By Paul Simperingham
COVID-19 has and will continue to have a drastic impact on the New Zealand economy. Global travel has ground to a halt, trade has been reduced, people have lost jobs, and the stock market is extremely volatile. OECD secretary-general Angel Gurria has warned that the economic fallout of this virus will last far longer than the pandemic itself .
New Zealand’s current level 4 alert level and lockdown will likely end on the 23rd of April. After that, it’s unknown what will happen. It will likely be a descent down alert levels, and it could be a long time before restrictions are completely lifted. The economy should open up as we descend, but it likely will not be a fast return to normal life. We will have to get used to new ways of working and any business that has a high level of close human contact or relies on travel from overseas will likely have a longer recovery period. In our world of global trade, the impact on the economy and life will also be prolonged by other countries possibly recovering slower than our own.
Some are comparing our current situation to the 2008 financial crisis. IMF managing director Kristalina Georgieva said the outlook is “a recession at least as bad as during the global financial crisis or worse” . BNZ chief economist Stephen Toplis wrote that at the earliest, it would be “sometime in 2023 that [economic] activity will return to pre-crisis levels. And we would be surprised if the unemployment rate fell back below 5.0% before 2025.” 
How is the government responding?
The Reserve Bank has done what it’s designed to do — it cut the OCR from an already low 1% down to 0.25%, meaning that interest rates for banks and everyone are lower . Such monetary policy is usually the first line of defence against economic slowdowns. However, as University of Auckland economist Asha Sundaram told me: “I am not sure how much cutting the OCR will really help, interest rates globally are already very low. Except for stabilization, I think monetary policy has a smaller role to play. Fiscal policy will have to be very aggressive and at a large scale, which is where the wage subsidy, and bailouts will help.”
The wage subsidies and bailouts Dr Sundaram is referring to are part of a range of measures the government has taken to try to help people and businesses through this challenging time. Beginning with a $12.1b package on March 17th, and followed with a range of other packages, government economic assistance now includes :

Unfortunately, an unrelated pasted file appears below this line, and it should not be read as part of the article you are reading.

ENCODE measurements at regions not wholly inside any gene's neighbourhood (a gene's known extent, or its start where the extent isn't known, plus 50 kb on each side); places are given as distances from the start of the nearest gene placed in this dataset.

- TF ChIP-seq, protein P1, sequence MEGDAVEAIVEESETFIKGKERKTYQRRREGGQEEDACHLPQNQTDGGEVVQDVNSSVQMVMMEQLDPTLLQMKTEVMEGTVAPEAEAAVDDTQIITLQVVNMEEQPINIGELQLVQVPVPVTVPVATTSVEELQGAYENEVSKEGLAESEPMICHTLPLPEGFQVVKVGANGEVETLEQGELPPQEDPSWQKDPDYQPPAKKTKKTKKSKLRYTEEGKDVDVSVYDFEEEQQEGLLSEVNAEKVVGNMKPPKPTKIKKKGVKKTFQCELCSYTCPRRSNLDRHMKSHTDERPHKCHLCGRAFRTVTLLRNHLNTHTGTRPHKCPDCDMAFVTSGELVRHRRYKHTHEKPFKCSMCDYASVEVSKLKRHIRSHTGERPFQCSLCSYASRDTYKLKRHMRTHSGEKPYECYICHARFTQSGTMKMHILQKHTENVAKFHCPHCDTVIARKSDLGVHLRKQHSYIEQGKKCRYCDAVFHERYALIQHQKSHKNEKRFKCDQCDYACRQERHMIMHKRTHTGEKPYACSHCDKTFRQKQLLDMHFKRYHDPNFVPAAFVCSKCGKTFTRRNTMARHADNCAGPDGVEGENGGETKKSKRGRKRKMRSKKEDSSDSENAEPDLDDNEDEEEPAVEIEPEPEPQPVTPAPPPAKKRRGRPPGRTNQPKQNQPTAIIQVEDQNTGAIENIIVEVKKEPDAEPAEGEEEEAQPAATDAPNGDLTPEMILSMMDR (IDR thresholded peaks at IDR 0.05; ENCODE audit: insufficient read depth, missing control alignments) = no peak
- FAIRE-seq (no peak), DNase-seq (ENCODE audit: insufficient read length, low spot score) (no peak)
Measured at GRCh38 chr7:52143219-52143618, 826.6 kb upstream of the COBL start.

- $500 million boost for health
- $8-12 billion in wage subsidies for affected businesses, initially with a cap of $150,000, which on the 23rd was removed.
- $126 million in COVID-19 leave and self-isolation support
- $100 million to redeploy affected workers
- $2.8 billion in business tax changes
- $2.8 billion income support package including a permanent increase of $25 to benefits and a doubling of the Winter Energy Payment for 2020.
- $2.8 billion in business tax changes to free up cash flow.
- $600 million initial aviation support package, possible to expand to $900 million at a higher interest rate.
- $6.25 billion business finance guarantee scheme. Guaranteeing 80% of business loans to businesses with revenue between $250,000 and $80 million
- Six-month mortgage payment holiday for those affected by the crisis.
- New restrictions on landlords: Freeze on rent increases, and tenancies can’t be terminated during the lockdown period unless agreed upon by both parties.
- $130 million support package to students. Including an additional $1000 to student loans, and continuing financial support to students who had their programmes discontinued.
To put just that initial 12.1b in perspective, it represents 4% of NZ’s 2019 GDP – a number similar to the entire Otago region’s share of GDP (4.4% in 2018) . However, that 12.1b was just the beginning of the government’s response even just to this point, so don’t be surprised if, in the coming weeks and months, even more packages of that kind are introduced. Finance Minister Grant Robertson has said that it has provisions of $52 billion for “cushioning New Zealanders against the impact of the virus” .
As such, some are concerned about the rising levels of public debt. However, New Zealand has mostly been operating with a budget surplus in recent years , and it currently has a relatively low debt to GDP ratio of 28% . This means the government should be safe to borrow capital as it needs it.
Experts think we are likely already experiencing the traditional definition of a recession: two-quarters of negative GDP growth. BNZ chief economist Stephen Toplis projects we will have between a 10% and 33% GDP drop in the second quarter , from here the question becomes how low will it go and how long will it last? From here the question becomes how low will it go and how long will it last?
Dr Sundaram said of the government’s response to the crisis “I think the NZ government is doing the right things… But I see some concerns and opportunities. I am concerned about inequality as we come out of the crisis – the worst hit will be small and medium enterprises and vulnerable individuals.”